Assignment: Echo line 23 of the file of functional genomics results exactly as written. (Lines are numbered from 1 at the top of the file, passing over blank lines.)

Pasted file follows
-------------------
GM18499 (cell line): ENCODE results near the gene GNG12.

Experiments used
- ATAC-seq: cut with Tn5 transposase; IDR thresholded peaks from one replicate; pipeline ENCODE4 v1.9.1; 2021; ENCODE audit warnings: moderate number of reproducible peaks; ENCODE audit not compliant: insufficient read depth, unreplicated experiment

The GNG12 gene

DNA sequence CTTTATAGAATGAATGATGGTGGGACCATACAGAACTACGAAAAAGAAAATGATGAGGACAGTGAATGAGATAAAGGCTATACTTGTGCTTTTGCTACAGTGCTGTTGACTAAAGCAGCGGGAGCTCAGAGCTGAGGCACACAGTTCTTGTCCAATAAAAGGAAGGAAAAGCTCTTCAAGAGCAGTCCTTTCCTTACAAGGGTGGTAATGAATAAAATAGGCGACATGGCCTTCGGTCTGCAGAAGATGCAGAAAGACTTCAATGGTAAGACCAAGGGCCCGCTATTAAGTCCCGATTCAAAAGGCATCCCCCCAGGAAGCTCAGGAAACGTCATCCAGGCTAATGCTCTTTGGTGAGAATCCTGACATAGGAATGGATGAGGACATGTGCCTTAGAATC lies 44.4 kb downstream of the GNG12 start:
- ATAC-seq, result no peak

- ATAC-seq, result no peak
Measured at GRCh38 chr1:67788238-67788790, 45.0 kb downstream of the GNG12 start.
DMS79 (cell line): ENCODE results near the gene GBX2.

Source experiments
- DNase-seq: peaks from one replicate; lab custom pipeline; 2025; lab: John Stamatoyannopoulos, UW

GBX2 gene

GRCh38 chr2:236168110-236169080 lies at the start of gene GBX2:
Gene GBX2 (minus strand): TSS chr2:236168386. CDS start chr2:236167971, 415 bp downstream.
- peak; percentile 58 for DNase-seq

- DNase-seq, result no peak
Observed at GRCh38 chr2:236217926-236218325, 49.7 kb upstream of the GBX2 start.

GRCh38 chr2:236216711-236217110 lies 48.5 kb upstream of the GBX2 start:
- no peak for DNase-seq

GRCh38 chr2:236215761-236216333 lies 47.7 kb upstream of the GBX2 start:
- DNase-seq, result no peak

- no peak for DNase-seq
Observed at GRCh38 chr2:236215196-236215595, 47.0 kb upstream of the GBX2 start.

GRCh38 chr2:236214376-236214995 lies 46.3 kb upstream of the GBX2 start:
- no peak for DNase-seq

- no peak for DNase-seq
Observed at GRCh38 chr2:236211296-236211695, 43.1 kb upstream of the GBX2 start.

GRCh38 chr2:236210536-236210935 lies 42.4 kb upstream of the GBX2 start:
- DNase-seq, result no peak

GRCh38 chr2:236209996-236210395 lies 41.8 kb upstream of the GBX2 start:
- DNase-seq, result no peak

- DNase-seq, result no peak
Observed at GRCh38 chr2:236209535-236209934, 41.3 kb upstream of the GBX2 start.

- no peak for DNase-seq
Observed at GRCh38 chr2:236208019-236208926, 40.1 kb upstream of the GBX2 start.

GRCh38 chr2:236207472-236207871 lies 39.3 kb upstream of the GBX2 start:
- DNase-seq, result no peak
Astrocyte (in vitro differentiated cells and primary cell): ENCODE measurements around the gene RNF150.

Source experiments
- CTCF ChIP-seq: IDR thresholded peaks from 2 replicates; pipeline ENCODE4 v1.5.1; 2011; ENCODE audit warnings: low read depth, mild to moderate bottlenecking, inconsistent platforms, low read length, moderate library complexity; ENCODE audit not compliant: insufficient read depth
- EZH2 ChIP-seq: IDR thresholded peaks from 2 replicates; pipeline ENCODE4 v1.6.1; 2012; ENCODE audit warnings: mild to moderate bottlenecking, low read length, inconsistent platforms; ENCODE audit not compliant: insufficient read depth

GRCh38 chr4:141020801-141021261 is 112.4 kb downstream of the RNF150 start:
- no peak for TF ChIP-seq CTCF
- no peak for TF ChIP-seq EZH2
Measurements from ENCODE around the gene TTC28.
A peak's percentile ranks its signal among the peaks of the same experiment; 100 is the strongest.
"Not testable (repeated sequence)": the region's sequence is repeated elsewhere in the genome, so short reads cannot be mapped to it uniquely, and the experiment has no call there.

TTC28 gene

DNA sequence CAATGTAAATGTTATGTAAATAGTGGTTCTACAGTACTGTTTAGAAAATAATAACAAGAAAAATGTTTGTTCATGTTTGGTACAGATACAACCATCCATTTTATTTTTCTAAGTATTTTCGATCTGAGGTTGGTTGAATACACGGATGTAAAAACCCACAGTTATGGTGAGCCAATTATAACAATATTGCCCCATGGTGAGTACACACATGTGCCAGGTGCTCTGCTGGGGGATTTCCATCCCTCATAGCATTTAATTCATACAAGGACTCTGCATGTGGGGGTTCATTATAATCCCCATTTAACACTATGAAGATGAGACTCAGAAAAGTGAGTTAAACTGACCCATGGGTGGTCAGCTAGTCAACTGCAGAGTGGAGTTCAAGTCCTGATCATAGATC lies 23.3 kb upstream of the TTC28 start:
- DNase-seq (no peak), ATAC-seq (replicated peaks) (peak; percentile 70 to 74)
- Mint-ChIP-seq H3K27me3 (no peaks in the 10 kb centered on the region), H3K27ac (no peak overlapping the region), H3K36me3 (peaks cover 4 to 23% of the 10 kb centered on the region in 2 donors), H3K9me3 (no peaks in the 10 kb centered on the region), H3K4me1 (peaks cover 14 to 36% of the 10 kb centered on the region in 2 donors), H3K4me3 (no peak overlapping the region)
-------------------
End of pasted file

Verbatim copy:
Observed at GRCh38 chr2:236215196-236215595, 47.0 kb upstream of the GBX2 start.